Thursday, September 27, 2012

Surely this is making me late.

To sit here and blog because we have to leave for the airport in what sounds like a lot of time, but is actually only a little when you consider it's me having to do the preparing of myself for it. Meaning I'm bad on traveling days. I orbit around, quasi-useless, getting little bits of tasks done and going on to other little bits but not finishing anything.

We are going to Georgia for the memorial service this morning. My dad is not coming. He wanted to but is not. I am reading a statement. Then part of a poem. Not one I wrote. The poems I write are too dark to be read at funerals.

Ruskin scared me this morning by making some sort of weird cat-noise that I've never heard before. Like an exhaled hiss through the nose? With his mouth shut? Not a cough? He only did it a few times but.... I know last night we put more flea topical stuff on them and he wasn't pleased. I think he scratched his head and then licked his paw or something. From having Mike as my decoder-of-all-things-technical-whether-I-wanted-to-know-it-or-not, I learned that apparently Advantage is a nicotine-derived pesticide that is lethal to insects but not harmful to mammals. Or that's what I can remember. He (Rus) also puked in Mike's slippers during the night. Mike says I think he's mad at us. It's true, by 14 years of experience, Rus recognizes the suitcase and is Not Pleased.

I am in the Process of Conserving Everyone. It's like invisible rosary beads where I worryworryworry about them so they will be safe, even though I know that worry doesn't do crap. You can never prepare for what will actually happen or who it will happen to. I can't lose any more cats. I can't lose any more people. No we haven't found Ravi. If we found Ravi it would be a big blog post entitled WE FOUND RAVI.

Yesterday I mouthed off to a few neighborhood drunkards (that sounds like I know them personally but there are so many that they are anonymous to me and it's actually two neighborhoods) who were attempting to micromanage my street crossing and bus disembarkation, and would not take no for answer. I think they might have perceived me as Uppity (Hi Kathi if you are reading this).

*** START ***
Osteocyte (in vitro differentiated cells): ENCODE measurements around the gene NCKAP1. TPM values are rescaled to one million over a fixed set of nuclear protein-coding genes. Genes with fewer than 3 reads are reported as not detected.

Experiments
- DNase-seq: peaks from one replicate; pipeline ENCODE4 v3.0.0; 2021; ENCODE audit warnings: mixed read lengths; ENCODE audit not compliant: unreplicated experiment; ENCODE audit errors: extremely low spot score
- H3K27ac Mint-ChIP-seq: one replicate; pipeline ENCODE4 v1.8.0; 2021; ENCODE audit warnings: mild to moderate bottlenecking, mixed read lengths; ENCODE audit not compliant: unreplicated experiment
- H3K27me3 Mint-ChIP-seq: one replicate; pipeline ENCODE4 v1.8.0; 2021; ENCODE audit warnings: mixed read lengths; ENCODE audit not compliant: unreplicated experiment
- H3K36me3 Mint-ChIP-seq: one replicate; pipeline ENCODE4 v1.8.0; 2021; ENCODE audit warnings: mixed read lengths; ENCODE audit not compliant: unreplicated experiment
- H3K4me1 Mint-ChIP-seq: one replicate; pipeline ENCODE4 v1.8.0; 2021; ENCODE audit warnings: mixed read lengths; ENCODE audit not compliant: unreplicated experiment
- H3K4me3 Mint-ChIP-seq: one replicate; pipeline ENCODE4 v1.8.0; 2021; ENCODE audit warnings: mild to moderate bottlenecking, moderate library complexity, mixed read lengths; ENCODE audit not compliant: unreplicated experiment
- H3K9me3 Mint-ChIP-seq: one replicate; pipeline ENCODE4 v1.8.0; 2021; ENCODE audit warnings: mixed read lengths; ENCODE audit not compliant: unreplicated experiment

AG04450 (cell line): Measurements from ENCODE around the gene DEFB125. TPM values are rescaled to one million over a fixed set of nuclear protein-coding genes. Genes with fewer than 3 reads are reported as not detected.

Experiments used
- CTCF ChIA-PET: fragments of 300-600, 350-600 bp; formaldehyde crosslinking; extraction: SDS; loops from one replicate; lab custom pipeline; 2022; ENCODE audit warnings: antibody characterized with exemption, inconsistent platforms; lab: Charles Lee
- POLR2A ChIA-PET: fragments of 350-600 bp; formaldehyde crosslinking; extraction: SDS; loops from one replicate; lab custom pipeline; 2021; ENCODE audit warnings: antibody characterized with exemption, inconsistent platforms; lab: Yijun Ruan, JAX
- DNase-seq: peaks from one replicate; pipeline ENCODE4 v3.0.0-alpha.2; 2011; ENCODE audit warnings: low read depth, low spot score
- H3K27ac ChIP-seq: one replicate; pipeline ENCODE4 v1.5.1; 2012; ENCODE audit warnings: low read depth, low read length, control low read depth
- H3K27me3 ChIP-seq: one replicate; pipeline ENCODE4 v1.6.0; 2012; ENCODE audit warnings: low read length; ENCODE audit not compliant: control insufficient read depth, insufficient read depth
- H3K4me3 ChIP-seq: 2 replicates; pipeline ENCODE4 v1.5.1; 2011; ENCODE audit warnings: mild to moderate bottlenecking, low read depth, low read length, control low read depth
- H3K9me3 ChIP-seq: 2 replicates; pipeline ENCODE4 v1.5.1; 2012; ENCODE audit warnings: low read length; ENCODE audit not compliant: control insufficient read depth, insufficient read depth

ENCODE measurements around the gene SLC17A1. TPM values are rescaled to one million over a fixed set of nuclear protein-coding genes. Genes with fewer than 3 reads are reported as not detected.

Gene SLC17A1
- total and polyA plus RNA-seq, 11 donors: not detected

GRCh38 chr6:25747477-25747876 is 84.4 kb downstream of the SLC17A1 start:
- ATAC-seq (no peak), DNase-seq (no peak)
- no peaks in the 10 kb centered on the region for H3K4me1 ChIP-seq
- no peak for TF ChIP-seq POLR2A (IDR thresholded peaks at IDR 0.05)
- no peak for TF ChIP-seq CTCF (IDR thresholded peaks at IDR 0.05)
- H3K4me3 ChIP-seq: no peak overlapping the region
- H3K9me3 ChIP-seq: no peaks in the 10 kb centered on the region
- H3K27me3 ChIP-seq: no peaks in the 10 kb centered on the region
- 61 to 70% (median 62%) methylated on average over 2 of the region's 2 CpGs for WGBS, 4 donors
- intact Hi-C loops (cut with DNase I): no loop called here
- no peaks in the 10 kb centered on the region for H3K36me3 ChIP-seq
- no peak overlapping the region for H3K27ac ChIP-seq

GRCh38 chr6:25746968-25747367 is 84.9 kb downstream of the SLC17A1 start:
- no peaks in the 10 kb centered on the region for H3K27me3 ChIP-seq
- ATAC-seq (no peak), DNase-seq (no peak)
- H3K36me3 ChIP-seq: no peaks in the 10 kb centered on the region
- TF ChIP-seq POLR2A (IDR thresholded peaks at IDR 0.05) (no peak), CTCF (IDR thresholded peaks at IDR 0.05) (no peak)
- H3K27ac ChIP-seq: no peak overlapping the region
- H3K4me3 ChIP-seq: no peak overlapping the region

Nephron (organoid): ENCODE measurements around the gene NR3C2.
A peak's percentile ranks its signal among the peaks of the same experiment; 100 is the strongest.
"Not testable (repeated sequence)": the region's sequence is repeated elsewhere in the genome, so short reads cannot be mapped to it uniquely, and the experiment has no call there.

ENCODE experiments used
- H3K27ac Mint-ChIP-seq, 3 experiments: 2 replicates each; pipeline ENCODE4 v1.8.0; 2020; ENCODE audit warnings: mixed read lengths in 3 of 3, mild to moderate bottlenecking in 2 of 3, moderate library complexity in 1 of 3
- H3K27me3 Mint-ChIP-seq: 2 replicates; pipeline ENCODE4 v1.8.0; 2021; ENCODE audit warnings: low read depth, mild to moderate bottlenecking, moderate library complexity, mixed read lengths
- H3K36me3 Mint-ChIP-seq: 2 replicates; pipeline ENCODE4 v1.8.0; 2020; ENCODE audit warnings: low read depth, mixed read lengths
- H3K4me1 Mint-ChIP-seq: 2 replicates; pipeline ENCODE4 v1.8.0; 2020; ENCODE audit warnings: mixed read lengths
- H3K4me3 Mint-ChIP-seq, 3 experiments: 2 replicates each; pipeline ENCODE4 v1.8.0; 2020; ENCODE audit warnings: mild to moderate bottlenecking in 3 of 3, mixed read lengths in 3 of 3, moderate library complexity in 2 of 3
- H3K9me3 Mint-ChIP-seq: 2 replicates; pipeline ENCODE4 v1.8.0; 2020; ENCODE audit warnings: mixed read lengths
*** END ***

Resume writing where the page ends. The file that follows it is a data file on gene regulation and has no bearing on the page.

I'm doing okay on countering my newfound agoraphobia but not great. I am fallible failing fallen falling. My psyche is slowly falling through space, trying to relocate its tether. If you see my body, that's what's going on inside of it.

Monday, September 24, 2012

Sigh. #$#$%%^&&*^!!!

I cut my left pinky finger this morning making another scarf and it wouldn't stop bleeding. I have this big dumb bandage on it that makes it hard to type a, left shift, q, w, z. I keep hitting caps lock. Once I hit a mysterious key combination that almost deleted a draft email.

I sent out a submission this morning despite the typing. It's for an anthology whose cause is very important to me. I meant to get it out sooner but with all the stuff going on... I didn't. Now I feel like I have almost zero chance of acceptance b/c of 9/30 deadline coming so close.

There are so many a's.

I want to slap Ruskin. He is being such a loudmouthed bully about food this morning. I curtailed it (the slap) at the last minute and shoved his face, gently, away.

I'm so tired. I have more to say but my hand hurts & I'm impatient with the slow muddled typing when usually I'm so fast.

There are so many emotions.

Friday, September 21, 2012


... my mom passed away a little after 5pm today.

It's what she wanted.

But it sucks. It's not what I wanted. I guess that's kind of obvious.

That is all.

How am I doing

So in the middle of all this mom stuff, friends are asking me how are you doing? And I don't really have a good answer for them. I'm working my recovery program. I am alive. I made a tshirt scarf and some cute jewelry this morning to take my mind off stuff. But then this afternoon I wanted to go to Writer's Cafe and I was getting ready and smacked my head on something (aGAIN) and realized that there was no way I could go out today and blend in like a normal person.

Mom was responsive last night though she couldn't talk. Today she is unresponsive and has a fever. They don't have her intubated. I assuming that she couldn't talk because... well... yeah. Okay so they're gonna move her to the hospice care floor soon. I know she didn't want to be in this situation, to go in a hospital. But I think at a point, I guess you just lose control of what happens to you.

K asked me to post pix of the scarf when I was done. So here they are. It's super comfy for the transitional weather we've been having. Lovely and cool but then verging on warm in the afternoon.

Mom update

So my mother is still with us, AFAIK. My Aunt S (mom's sister) flew in last night. I hope she was able to get a snippet of lucid mom. If I were them (Aunt D and Uncle J) I would ask my Aunt S to take care of my grandmother, who at 93 has dementia, and just recently (even thought hey were living in the same house) learned of the seriousness of mom's condition.

Although I bet they left out the part where she's refusing treatment. I guess I might leave out that part too, at this point.

Aunt S and Gran are closer than Aunt S and mom. And I bet Uncle J needs a rest or, conversely, to go to work.

Mom is refusing all treatment, except for pain meds and benzos (which I don't know if she knows she's getting)... which calm her down and suppress the gag reflex. Like I mentioned before it took them two days to convince her to even go to the hospital even when she was throwing up blood.